Observation 72474: Ganoderma oregonense Murrill
When: 2011-07-14
Who: Byrain
No herbarium specimen

Notes: Found by someone else in their backyard growing from a partially buried old elm wood pile that was completely engulfed by a lilac bush.

Proposed Names

40% (2)
Recognized by sight
58% (2)
Recognized by sight
-12% (2)
Recognized by sight
-89% (2)
Recognized by sight: The closest possibility is Ganoderma lucidum sensu lato. It has a density of 3-5 pores per millimeter.
73% (1)
Eyes3
Recognized by sight: I had previously voted Ganoderma lucidum and now I believe this is Ganoderma oregonense. The pileus of G. oregonense can grow up to 120 centrimeter in diameter, and this observation shows an immature specimen that could have grown close to that size. And after having a second look at its pore surface, they do measure 2-3(-4) per 1 millimeter. This leads me to believe this was Ganoderma oregonense.

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Eye3 = Observer’s choice
Eyes3 = Current consensus

Comments

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Good suggestion Darv
By: Christian (Christian Schwarz)
2011-07-24 16:36:48 PDT (-0700)

and nice find Byrain!

darv
By: Byrain
2011-07-24 16:19:40 PDT (-0700)

G. curtisii is the first thing I thought of when I was showed the specimen, but as you say the distribution was off and I have no experience with Ganoderma or and little with polypores in general.

As for the time sequence, do they always form a stem first? The other location I know this or something similar from seems to form the cap first or at least the stem develops underground for some time. I have been taking pictures of it with some regularly and I will post an observation of it if they survive to maturity. Which they may not since the area has a lot of foot traffic.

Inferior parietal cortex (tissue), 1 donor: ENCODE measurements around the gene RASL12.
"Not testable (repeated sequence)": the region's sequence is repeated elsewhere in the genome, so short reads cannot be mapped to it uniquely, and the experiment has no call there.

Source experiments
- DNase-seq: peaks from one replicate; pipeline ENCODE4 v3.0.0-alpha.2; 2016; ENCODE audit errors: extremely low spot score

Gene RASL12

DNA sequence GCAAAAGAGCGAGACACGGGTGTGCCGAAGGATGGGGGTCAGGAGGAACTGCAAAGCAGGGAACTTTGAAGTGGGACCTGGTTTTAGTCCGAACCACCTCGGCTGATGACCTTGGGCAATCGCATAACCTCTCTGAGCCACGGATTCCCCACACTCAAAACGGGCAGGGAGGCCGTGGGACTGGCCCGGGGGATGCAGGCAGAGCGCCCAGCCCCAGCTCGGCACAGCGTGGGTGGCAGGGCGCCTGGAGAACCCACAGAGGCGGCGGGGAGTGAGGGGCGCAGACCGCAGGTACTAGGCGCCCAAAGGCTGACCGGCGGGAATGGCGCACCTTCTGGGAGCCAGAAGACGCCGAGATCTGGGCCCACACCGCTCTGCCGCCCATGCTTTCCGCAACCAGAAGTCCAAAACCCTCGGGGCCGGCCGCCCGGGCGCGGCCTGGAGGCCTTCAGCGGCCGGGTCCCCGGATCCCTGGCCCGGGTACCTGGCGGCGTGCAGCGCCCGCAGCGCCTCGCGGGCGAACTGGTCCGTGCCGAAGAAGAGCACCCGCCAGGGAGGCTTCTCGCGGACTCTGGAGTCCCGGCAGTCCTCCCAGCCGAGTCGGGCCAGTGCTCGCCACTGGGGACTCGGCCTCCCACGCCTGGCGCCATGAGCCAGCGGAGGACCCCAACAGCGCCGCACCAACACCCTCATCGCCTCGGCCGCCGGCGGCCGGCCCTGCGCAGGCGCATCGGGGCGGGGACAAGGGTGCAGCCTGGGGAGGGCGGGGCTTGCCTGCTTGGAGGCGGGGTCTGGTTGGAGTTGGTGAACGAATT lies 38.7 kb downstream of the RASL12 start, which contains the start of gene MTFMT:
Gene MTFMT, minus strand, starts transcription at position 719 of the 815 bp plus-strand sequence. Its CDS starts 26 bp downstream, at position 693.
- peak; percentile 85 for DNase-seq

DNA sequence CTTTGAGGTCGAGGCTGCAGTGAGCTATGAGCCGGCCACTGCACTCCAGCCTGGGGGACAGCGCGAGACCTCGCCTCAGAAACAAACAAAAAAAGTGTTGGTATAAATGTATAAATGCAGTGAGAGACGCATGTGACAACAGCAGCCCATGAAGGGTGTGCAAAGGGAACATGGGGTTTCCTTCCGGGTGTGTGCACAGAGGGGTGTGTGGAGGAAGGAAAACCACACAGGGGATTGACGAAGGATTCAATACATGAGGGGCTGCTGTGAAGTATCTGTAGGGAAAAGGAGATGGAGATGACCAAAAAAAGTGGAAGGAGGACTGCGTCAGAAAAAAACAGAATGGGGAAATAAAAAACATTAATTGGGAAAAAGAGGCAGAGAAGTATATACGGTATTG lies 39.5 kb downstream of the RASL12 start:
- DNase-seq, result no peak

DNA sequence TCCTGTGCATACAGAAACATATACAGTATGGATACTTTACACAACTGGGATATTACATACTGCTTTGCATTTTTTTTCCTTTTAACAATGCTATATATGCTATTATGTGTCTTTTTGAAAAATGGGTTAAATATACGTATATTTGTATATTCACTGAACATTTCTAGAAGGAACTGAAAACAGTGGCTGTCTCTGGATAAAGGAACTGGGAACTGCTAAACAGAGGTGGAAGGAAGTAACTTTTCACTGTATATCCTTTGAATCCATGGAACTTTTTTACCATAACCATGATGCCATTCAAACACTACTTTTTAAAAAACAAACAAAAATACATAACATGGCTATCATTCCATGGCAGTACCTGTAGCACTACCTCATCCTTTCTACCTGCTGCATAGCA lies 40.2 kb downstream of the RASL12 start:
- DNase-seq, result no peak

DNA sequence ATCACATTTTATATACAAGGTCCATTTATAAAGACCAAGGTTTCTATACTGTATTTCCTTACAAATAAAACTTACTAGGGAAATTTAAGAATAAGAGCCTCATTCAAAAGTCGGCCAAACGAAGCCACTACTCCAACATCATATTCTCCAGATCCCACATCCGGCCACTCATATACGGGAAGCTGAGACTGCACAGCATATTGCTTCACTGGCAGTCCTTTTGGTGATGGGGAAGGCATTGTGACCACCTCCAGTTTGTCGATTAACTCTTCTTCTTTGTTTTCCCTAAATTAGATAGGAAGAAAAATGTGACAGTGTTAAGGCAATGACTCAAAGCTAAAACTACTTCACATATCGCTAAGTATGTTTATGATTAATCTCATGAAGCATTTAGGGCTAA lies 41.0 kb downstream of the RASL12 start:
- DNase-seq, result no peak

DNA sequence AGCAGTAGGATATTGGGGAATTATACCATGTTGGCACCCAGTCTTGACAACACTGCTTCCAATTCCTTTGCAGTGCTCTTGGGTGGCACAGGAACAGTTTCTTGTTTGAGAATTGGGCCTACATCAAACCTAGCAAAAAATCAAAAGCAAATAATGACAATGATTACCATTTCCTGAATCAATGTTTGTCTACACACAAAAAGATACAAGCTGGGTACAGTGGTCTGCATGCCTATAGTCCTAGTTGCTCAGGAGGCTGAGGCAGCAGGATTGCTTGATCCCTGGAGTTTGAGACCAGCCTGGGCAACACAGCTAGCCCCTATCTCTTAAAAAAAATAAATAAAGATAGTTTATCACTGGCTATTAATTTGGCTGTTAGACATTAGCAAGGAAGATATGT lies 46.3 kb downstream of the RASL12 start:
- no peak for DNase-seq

G. curtisii
By: Darvin DeShazer (darv)
2011-07-24 13:39:49 PDT (-0700)

Seems to resemble Ganoderma curtisii. At least it has all the right colors and is stipitate with a reddish base.
Shown here is a time sequence.
http://www.mushroomhunter.net/growth.htm
Overholts lists it as an Eastern US species on several genera of hardwoods, but not Elm. No records of it from Calif.

No conifer wood
By: Byrain
2011-07-23 12:39:37 PDT (-0700)

There weren’t any conifers where this was found, I also know another spot with younger specimens of something like this which are growing from the base/roots of an unidentified hardwood. It also showed no reaction when NaOH was used on the cap surface if that is indicative of anything.

Created: 2011-07-22 22:42:53 PDT (-0700)
Last modified: 2012-01-14 15:03:51 PST (-0800)
Viewed: 139 times, last viewed: 2016-10-09 07:19:59 PDT (-0700)
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